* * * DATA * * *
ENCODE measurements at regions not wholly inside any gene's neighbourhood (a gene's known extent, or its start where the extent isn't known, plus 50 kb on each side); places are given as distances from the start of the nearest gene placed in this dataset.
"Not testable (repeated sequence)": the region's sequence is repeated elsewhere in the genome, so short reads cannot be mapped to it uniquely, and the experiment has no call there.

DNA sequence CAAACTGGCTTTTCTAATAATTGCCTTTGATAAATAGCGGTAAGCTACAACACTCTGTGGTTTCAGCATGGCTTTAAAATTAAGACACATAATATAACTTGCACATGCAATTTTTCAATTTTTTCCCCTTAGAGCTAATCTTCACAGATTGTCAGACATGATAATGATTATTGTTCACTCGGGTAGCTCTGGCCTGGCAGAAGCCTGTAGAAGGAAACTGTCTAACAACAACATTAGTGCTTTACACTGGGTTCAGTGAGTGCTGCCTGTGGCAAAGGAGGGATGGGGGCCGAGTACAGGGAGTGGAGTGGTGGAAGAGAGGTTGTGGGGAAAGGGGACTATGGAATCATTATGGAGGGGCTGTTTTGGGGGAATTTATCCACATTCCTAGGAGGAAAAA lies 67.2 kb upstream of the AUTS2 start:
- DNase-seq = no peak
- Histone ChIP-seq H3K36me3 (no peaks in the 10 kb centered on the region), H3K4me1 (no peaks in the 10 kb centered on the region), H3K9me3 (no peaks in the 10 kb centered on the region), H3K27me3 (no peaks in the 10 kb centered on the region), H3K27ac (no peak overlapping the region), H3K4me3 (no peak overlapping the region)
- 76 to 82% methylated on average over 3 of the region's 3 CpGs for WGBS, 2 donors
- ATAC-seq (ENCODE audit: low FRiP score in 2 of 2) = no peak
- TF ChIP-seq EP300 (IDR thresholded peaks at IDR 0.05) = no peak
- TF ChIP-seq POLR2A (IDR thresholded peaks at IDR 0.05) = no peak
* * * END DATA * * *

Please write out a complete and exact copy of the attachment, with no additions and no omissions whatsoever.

ENCODE measurements at regions not wholly inside any gene's neighbourhood (a gene's known extent, or its start where the extent isn't known, plus 50 kb on each side); places are given as distances from the start of the nearest gene placed in this dataset.
"Not testable (repeated sequence)": the region's sequence is repeated elsewhere in the genome, so short reads cannot be mapped to it uniquely, and the experiment has no call there.

DNA sequence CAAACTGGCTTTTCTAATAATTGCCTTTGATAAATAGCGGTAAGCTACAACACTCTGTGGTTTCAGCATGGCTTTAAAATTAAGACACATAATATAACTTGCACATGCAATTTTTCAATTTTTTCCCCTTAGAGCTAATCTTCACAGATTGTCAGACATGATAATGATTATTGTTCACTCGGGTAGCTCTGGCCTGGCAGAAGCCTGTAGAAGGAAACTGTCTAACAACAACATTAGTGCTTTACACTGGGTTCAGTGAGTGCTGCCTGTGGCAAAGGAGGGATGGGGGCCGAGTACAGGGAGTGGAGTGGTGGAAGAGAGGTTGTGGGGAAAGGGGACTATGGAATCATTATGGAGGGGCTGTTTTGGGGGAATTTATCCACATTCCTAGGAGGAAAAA lies 67.2 kb upstream of the AUTS2 start:
- DNase-seq = no peak
- Histone ChIP-seq H3K36me3 (no peaks in the 10 kb centered on the region), H3K4me1 (no peaks in the 10 kb centered on the region), H3K9me3 (no peaks in the 10 kb centered on the region), H3K27me3 (no peaks in the 10 kb centered on the region), H3K27ac (no peak overlapping the region), H3K4me3 (no peak overlapping the region)
- 76 to 82% methylated on average over 3 of the region's 3 CpGs for WGBS, 2 donors
- ATAC-seq (ENCODE audit: low FRiP score in 2 of 2) = no peak
- TF ChIP-seq EP300 (IDR thresholded peaks at IDR 0.05) = no peak
- TF ChIP-seq POLR2A (IDR thresholded peaks at IDR 0.05) = no peak